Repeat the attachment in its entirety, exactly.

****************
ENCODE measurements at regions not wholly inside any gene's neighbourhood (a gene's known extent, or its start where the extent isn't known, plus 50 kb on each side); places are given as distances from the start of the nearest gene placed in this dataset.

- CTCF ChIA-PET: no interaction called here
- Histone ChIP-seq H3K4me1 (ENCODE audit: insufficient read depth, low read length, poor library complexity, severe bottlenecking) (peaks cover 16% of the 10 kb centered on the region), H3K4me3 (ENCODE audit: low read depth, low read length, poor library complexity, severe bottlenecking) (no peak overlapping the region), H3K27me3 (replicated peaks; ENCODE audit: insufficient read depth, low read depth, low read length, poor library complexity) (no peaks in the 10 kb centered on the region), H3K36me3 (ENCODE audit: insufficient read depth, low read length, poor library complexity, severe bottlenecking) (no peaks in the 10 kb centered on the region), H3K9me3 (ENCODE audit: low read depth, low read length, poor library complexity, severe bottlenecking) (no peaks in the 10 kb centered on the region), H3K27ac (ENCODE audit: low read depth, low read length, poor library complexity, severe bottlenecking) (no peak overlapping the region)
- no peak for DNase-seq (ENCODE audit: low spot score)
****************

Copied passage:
ENCODE measurements at regions not wholly inside any gene's neighbourhood (a gene's known extent, or its start where the extent isn't known, plus 50 kb on each side); places are given as distances from the start of the nearest gene placed in this dataset.

- CTCF ChIA-PET: no interaction called here
- Histone ChIP-seq H3K4me1 (ENCODE audit: insufficient read depth, low read length, poor library complexity, severe bottlenecking) (peaks cover 16% of the 10 kb centered on the region), H3K4me3 (ENCODE audit: low read depth, low read length, poor library complexity, severe bottlenecking) (no peak overlapping the region), H3K27me3 (replicated peaks; ENCODE audit: insufficient read depth, low read depth, low read length, poor library complexity) (no peaks in the 10 kb centered on the region), H3K36me3 (ENCODE audit: insufficient read depth, low read length, poor library complexity, severe bottlenecking) (no peaks in the 10 kb centered on the region), H3K9me3 (ENCODE audit: low read depth, low read length, poor library complexity, severe bottlenecking) (no peaks in the 10 kb centered on the region), H3K27ac (ENCODE audit: low read depth, low read length, poor library complexity, severe bottlenecking) (no peak overlapping the region)
- no peak for DNase-seq (ENCODE audit: low spot score)